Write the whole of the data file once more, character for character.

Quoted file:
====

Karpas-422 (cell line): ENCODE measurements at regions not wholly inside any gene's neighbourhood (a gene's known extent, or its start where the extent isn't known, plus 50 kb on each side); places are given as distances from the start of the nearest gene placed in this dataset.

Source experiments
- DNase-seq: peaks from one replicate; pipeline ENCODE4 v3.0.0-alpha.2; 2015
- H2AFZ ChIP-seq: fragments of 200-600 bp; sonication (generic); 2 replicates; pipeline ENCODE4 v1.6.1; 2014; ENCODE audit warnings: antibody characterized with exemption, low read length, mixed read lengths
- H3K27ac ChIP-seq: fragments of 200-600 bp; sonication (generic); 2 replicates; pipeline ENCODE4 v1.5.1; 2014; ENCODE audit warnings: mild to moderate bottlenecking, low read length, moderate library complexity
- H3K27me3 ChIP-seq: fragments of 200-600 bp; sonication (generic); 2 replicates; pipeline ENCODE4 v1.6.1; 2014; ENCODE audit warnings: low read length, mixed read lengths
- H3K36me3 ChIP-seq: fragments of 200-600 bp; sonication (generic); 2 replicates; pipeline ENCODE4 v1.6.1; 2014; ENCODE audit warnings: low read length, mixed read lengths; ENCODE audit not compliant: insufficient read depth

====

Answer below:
Karpas-422 (cell line): ENCODE measurements at regions not wholly inside any gene's neighbourhood (a gene's known extent, or its start where the extent isn't known, plus 50 kb on each side); places are given as distances from the start of the nearest gene placed in this dataset.

Source experiments
- DNase-seq: peaks from one replicate; pipeline ENCODE4 v3.0.0-alpha.2; 2015
- H2AFZ ChIP-seq: fragments of 200-600 bp; sonication (generic); 2 replicates; pipeline ENCODE4 v1.6.1; 2014; ENCODE audit warnings: antibody characterized with exemption, low read length, mixed read lengths
- H3K27ac ChIP-seq: fragments of 200-600 bp; sonication (generic); 2 replicates; pipeline ENCODE4 v1.5.1; 2014; ENCODE audit warnings: mild to moderate bottlenecking, low read length, moderate library complexity
- H3K27me3 ChIP-seq: fragments of 200-600 bp; sonication (generic); 2 replicates; pipeline ENCODE4 v1.6.1; 2014; ENCODE audit warnings: low read length, mixed read lengths
- H3K36me3 ChIP-seq: fragments of 200-600 bp; sonication (generic); 2 replicates; pipeline ENCODE4 v1.6.1; 2014; ENCODE audit warnings: low read length, mixed read lengths; ENCODE audit not compliant: insufficient read depth